A lender has approved a business loan, but they want too much collateral.
Consider 4 ways to push back. Make your case and keep as much as you can.
Apply below for either bank statement loans that do not need your assets or only take the minimum amount required.
How to keep a lender from taking too much collateral:
- Ask about collateral requirements.
- Don’t offer all of your assets upfront.
- Negotiate the requirements.
- Negotiate lien releases during the loan.
1. Ask for all collateral requirements the lender has before you apply
Finding out during the loan process that the lender wants collateral you don’t have or don’t want to offer is too late, and a waste of time. Ask before you apply.
2. Don’t offer all of your Assets up front.
Do not voluntarily give the lender a full asset listing without their request. You may be required to provide a listing of you assets later. First give a general description and total valuation such as on a short form personal financial statement.
This prevents the lender from automatically asking for, then taking all of your assets as security for the transaction. Don’t give the lender something valuable they did not ask for and require upfront. If you do, then there is a good chance you gave away assets to them.
3. Negotiate the assets required
Many lenders will automatically take the most and best collateral you have, even if it may not be required to cover the lender’s money. Banks, Savings and Loans, and the SBA do this commonly. Many will take 5 to 10 times as much collateral as they need just because they said they wanted it.
After you have gotten an approval, push lenders to take only the collateral they need. They may refuse, but you should ask anyway. Calculate the dollar amount of the principal + interest. Figure out how much in assets they need to cover the loan and how much more they are requiring.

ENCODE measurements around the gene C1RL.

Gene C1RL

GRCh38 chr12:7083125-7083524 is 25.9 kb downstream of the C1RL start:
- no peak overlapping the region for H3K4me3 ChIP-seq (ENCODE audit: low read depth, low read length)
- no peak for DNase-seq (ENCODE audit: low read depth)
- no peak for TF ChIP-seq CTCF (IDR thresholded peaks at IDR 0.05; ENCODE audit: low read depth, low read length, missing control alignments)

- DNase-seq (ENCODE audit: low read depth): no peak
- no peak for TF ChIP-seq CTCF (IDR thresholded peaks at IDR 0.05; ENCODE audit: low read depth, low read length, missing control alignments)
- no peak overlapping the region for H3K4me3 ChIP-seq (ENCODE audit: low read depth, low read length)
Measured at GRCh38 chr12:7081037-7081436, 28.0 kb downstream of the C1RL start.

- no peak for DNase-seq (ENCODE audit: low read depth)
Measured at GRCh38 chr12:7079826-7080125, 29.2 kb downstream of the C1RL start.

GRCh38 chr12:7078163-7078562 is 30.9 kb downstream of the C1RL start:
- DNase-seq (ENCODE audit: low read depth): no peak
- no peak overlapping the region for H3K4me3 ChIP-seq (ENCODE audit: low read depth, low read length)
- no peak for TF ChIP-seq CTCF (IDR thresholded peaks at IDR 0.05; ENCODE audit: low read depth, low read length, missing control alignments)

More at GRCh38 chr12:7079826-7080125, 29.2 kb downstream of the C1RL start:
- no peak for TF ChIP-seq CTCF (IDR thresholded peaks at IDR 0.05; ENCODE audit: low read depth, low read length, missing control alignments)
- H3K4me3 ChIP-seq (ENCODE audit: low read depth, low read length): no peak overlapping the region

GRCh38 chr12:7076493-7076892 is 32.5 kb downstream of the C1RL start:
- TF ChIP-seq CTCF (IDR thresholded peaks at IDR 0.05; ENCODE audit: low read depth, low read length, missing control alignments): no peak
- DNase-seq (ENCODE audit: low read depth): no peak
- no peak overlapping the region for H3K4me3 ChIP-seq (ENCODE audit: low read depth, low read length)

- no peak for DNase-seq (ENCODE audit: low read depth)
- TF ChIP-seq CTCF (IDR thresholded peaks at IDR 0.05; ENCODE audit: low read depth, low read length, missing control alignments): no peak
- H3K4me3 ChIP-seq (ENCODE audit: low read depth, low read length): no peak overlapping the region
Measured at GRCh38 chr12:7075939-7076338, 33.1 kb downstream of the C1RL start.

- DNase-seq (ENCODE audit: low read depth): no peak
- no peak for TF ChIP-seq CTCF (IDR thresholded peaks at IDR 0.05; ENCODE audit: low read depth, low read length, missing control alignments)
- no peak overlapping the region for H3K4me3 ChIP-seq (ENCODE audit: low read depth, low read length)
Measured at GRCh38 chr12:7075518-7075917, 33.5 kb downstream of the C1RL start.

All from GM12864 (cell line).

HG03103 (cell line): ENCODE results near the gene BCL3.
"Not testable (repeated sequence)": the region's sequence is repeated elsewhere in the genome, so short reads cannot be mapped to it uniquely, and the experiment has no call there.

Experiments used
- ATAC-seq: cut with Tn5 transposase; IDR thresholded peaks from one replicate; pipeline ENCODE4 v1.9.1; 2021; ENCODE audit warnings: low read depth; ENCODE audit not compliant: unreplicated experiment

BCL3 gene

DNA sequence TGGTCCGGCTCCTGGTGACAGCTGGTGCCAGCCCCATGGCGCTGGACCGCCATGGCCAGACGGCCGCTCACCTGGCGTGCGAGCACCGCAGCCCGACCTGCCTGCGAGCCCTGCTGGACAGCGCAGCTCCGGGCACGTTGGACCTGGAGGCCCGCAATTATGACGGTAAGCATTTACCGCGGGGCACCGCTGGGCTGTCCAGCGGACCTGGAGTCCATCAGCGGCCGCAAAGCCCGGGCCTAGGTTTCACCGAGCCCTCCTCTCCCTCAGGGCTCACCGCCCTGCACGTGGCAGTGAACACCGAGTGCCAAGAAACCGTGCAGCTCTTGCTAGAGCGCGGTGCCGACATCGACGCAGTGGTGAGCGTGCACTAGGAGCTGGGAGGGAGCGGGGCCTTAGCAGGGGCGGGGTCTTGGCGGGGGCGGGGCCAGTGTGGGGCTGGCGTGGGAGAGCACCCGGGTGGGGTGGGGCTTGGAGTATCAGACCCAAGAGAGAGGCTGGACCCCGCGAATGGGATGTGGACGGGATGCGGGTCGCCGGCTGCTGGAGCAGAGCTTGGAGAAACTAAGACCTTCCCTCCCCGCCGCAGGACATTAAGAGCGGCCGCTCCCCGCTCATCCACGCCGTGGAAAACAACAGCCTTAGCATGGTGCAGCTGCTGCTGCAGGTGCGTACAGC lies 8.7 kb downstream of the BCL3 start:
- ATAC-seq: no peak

If their request far exceeds what they need to protect themselves, then present them with your calculations and valuations. This will be your proof, best case, and put the most pressure on them to lower their requirements.
4. Negotiate a release of lien during pay down.
You pay down the balance during the term of the loan, beginning with the first payment. The loan balance usually goes down much faster than the value of the assets. Sometimes, asset values go up instead of down.
If the lender has multiple pieces of Real Estate, then negotiate before the loan closes. Try to get them to agree in writing to release pieces after the balance has been paid down enough to still cover their loan. A condition may be timely payments of your loan and no other violations of the loan requirements on your part.
Equipment transactions can be handled the same way. Agree ahead of time with the lender that they will release equipment pieces as you continue to pay the loan down. It is not likely the lender will do this if you have not negotiated this ahead of time. If the lender refuses, push them on this point.
Since the balance will go down faster than the value of the collateral, show them that their collateral position should not get better than when the loan was first closed.
FAQ: Keeping a Lender from taking too much Collateral:
What is too much collateral?
When lenders approve a loan and take more collateral than they need to safely cover the loan balance if you default on their loan. Banks routinely take far more collateral than they need to secure a loan.
Can the lender take as much collateral as they want?
Lenders take as much collateral as they want and as you are willing to give them. Do not offer all of your assets in advance and without negotiating to offer less.
How can I keep the lender from taking all my assets for the loan?
Find out program collateral requirements from the lender ahead of time. Negotiate collateral terms right after an approval. This is when you have the most leverage to get any changes you want.
Many lenders often ask for all the collateral you have available.
Most people and businesses believe they do not have any say, influence or choice in this decision. They do. The borrower may not get the lender to lower their collateral requirements much, but they sometimes have success. It depends on the lender, the transaction, and how you negotiate.
Ask for reasonable concessions and justify your request. This may include calculations, valuations and other proof. You will get some of what you want more often than you think.